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Sorry. Flat files are generally a basic file that stores all the data. To find the data, one has to search the files. Databases are sophisticated peices of software which allow you to search faster and with more powerful options due to the way they are organized.
6:20 am on July 26, 2002 (gmt 0)

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mySql is actually slower than flat files? How are you doing the flat file search?! Also, are you doing a fulltext index on the fields that you are searching with?

[mysql.com...]

6:49 am on July 26, 2002 (gmt 0)

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Lets back up a minute and make sure we are on the same page. I was referring to flat files for the board here (messages). A forum data structure lends itself best to flat files. They will always be faster than a beefy SQL database.

Why? It's the difference between know where your data is and having to search for your data. Look at the url to this thread. When we need this message, we know the forum (directory), and the file (post number). That allows us in one step to know instantly where this data is at. In turn, it passes it to the file system and we reap all the benefits of caching, and years of optimization.

When you go to a SQL engine, you are doing similar, but it is another layer of code. Not only does it have to figure out where the data is stored at via a index/key file, it has to then call the same file system routines to extract the data out of its own database. Then it has to reroll that data and deliver it to some application.

When you know where your data is at (which is half the battle), a flat file system will always be faster than a database - always.
Thats the qualifier though when know where your data is at.

Searching unknown or huge data sets, that's a whole different situation where dbs come into their own. When you don't know what or where the data you are trying to match is at, an optimized db with a key file or index file short circuts the search and is usually faster than a flat file.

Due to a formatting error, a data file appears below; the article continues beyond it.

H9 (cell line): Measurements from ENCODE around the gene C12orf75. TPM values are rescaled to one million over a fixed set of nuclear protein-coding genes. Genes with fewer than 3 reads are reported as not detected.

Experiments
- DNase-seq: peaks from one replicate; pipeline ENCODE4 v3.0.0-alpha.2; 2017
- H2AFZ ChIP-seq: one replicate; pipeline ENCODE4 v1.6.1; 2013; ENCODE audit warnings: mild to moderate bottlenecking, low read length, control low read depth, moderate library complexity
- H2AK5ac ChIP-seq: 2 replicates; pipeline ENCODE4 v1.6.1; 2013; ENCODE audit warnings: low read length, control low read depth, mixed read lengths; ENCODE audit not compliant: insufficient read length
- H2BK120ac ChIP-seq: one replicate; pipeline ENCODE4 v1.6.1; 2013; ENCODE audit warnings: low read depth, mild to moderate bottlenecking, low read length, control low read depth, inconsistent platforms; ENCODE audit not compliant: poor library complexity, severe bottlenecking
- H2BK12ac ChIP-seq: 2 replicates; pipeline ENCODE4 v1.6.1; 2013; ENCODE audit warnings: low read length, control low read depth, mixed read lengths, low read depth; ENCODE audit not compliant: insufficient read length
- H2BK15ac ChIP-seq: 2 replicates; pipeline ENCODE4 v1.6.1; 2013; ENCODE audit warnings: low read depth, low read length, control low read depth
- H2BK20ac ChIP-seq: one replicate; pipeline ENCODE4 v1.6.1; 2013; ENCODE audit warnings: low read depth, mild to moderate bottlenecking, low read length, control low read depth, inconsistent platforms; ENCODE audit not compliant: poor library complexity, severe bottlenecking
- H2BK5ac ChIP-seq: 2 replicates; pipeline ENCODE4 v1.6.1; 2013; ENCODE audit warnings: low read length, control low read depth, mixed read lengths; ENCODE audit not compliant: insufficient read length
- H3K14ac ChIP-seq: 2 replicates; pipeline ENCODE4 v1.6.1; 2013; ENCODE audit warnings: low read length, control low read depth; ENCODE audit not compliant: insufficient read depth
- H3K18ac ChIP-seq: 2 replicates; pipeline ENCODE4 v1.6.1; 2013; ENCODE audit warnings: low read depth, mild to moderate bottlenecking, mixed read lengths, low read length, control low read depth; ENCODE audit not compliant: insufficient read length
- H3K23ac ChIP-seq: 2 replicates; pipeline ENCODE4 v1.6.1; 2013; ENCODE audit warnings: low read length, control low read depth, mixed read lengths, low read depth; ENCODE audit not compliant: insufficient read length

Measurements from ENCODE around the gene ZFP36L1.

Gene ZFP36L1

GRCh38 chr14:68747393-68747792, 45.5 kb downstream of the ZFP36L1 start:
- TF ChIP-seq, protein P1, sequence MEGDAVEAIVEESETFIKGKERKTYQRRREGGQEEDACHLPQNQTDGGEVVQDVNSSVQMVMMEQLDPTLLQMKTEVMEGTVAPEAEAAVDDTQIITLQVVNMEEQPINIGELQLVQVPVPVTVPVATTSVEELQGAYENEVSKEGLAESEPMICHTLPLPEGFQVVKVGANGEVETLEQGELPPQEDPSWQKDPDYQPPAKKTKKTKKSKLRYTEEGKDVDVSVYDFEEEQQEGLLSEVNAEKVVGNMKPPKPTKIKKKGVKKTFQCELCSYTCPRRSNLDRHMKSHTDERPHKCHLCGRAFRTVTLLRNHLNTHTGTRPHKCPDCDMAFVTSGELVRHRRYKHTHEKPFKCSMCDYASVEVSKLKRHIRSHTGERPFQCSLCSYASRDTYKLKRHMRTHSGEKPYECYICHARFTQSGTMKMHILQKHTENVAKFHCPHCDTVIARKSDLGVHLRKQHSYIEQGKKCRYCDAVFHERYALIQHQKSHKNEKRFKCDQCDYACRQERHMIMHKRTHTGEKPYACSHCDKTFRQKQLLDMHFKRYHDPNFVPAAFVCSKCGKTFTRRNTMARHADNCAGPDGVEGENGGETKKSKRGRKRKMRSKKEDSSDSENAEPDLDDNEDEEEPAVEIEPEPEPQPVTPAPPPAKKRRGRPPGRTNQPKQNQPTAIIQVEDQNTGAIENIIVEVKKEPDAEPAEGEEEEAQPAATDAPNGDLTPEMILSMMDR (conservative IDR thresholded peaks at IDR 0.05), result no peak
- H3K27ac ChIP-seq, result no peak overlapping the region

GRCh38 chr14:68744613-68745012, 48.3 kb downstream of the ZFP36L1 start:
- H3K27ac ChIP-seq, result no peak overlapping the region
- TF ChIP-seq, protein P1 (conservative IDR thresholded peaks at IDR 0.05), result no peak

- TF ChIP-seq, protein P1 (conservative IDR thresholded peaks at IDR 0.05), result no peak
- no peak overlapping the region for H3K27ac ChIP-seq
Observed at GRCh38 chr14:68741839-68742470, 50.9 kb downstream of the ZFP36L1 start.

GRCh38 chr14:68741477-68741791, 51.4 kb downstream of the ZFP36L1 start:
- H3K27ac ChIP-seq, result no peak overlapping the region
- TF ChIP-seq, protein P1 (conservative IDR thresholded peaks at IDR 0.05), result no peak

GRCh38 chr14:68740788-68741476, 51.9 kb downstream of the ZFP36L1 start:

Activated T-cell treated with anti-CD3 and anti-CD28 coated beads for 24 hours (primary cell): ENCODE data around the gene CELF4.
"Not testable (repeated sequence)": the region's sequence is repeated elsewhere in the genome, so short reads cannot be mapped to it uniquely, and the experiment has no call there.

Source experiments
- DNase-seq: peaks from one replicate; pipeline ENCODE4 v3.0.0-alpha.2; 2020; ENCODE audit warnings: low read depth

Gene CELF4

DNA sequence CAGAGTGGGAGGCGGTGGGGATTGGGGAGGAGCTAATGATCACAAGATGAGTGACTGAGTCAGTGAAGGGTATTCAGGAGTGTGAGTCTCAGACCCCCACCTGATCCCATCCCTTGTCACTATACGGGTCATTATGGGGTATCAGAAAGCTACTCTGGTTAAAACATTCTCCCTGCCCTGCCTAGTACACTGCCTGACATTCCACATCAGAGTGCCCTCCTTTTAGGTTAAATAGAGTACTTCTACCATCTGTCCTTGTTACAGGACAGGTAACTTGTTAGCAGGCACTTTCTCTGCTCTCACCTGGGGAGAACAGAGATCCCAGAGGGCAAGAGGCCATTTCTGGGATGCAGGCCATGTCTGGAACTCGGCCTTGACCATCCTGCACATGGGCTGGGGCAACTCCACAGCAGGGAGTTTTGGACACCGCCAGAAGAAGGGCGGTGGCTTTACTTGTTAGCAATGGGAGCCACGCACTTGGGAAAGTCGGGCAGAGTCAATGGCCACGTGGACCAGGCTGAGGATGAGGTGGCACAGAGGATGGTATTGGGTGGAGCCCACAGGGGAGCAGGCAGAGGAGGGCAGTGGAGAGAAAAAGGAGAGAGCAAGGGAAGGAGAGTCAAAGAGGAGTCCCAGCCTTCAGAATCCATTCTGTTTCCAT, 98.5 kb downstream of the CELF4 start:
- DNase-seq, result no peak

That said, I've yet to see a real quality sql search engine written in Perl. They are very slow and require so much post processing that in the right environment, a good flat file se can still outperform sql (size being the drawback).

I've tried all the perl driven sql engines currently available ([url=http://www.searchtools.com]http://www.searchtools.com[/url]) and currently, there isn't anything that is faster than flat files on both my windows box and linux box when dbs are under 100meg.

Take FDSE for example - it has both a mysql and a flat file option with the flat file option being atleast 50% faster.

Anyway, that's part of the issues I'm facing here with the site search engine. I'm certainly looking for new options, but nothing that looks like "this is it". I've looked at swish and the other stand alones and they aren't what we want here - relevance is a big problem. Even wrote my own here, but the system load is just too huge.

Any recommendations? all ears..

7:06 am on July 26, 2002 (gmt 0)

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I could tell you the secret to handling large amounts of data in milliseconds but then I would have to kill you. :)

A mixture of databases and flat files. Use the PROs of both systems and avoid the CONs of both systems.